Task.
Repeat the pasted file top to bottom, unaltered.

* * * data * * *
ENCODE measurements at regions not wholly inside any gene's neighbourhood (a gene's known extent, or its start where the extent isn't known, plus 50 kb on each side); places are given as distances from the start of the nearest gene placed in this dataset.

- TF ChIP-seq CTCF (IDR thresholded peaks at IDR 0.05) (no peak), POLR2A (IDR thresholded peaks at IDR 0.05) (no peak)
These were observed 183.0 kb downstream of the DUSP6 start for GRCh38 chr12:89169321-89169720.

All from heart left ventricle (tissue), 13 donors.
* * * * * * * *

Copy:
ENCODE measurements at regions not wholly inside any gene's neighbourhood (a gene's known extent, or its start where the extent isn't known, plus 50 kb on each side); places are given as distances from the start of the nearest gene placed in this dataset.

- TF ChIP-seq CTCF (IDR thresholded peaks at IDR 0.05) (no peak), POLR2A (IDR thresholded peaks at IDR 0.05) (no peak)
These were observed 183.0 kb downstream of the DUSP6 start for GRCh38 chr12:89169321-89169720.

All from heart left ventricle (tissue), 13 donors.